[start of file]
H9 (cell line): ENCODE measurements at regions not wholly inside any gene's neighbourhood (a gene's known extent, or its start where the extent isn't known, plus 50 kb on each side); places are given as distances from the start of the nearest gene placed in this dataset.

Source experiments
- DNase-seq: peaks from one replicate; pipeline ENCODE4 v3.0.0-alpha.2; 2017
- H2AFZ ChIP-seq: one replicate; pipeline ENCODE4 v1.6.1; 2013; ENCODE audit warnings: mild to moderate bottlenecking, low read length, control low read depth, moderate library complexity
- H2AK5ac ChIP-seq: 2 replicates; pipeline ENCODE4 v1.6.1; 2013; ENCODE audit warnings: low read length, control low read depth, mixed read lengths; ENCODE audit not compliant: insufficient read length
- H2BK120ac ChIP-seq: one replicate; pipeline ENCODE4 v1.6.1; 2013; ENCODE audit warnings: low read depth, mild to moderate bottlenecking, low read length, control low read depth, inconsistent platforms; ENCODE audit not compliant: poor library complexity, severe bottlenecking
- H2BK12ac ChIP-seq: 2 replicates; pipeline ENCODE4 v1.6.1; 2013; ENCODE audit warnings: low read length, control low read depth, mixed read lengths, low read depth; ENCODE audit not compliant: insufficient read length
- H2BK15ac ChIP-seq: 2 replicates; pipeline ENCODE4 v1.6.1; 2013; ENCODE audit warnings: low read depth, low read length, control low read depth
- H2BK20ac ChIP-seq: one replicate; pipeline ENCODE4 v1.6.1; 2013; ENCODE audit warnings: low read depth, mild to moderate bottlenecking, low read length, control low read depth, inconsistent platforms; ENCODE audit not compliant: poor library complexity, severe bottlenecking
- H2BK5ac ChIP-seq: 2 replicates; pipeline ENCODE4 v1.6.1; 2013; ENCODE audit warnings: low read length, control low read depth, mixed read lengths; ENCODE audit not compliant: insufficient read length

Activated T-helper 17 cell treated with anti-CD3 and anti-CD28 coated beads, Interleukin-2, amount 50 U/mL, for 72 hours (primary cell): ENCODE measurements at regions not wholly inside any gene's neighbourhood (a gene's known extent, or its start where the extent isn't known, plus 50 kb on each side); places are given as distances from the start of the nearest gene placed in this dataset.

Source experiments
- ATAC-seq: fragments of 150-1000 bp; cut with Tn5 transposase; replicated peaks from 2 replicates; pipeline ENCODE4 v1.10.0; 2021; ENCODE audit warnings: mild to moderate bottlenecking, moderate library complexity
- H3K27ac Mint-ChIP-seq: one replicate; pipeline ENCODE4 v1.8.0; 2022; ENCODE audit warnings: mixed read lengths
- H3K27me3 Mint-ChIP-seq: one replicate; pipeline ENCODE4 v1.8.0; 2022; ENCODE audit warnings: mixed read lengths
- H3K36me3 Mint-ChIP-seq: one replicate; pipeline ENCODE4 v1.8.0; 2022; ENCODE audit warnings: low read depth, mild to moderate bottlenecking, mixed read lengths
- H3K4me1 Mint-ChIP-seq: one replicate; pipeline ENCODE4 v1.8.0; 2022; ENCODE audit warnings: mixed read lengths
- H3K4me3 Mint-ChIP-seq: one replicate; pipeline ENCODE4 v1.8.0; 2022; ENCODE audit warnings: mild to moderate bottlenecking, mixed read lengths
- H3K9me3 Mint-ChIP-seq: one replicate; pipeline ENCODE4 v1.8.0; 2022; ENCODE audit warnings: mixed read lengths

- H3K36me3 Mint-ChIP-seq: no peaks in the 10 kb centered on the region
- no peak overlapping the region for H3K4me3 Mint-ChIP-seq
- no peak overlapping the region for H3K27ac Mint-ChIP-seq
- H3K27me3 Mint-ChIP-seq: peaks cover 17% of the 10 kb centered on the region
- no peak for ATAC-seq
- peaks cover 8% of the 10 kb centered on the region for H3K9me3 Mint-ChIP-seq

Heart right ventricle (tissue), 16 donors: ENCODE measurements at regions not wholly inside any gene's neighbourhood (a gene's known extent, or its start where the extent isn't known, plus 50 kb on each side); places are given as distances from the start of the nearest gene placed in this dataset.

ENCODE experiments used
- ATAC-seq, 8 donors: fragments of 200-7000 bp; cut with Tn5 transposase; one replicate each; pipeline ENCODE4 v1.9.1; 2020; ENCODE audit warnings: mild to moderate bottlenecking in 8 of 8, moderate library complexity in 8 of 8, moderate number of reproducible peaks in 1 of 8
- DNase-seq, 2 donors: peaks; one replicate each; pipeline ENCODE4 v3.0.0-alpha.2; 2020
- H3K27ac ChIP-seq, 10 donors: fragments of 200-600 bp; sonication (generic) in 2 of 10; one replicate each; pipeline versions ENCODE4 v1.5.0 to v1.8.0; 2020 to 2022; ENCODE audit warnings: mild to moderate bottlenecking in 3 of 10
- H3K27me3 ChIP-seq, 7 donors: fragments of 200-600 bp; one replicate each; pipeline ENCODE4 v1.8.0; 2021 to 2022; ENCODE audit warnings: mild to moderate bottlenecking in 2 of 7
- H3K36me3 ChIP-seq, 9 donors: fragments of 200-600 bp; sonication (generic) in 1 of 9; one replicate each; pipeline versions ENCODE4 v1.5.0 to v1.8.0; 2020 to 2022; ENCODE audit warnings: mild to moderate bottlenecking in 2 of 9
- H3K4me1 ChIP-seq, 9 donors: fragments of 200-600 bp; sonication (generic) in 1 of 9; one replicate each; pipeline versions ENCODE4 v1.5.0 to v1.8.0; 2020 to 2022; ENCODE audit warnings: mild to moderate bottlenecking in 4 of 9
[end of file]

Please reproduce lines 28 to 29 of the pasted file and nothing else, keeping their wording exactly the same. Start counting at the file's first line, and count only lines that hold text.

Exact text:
- ATAC-seq, 8 donors: fragments of 200-7000 bp; cut with Tn5 transposase; one replicate each; pipeline ENCODE4 v1.9.1; 2020; ENCODE audit warnings: mild to moderate bottlenecking in 8 of 8, moderate library complexity in 8 of 8, moderate number of reproducible peaks in 1 of 8
- DNase-seq, 2 donors: peaks; one replicate each; pipeline ENCODE4 v3.0.0-alpha.2; 2020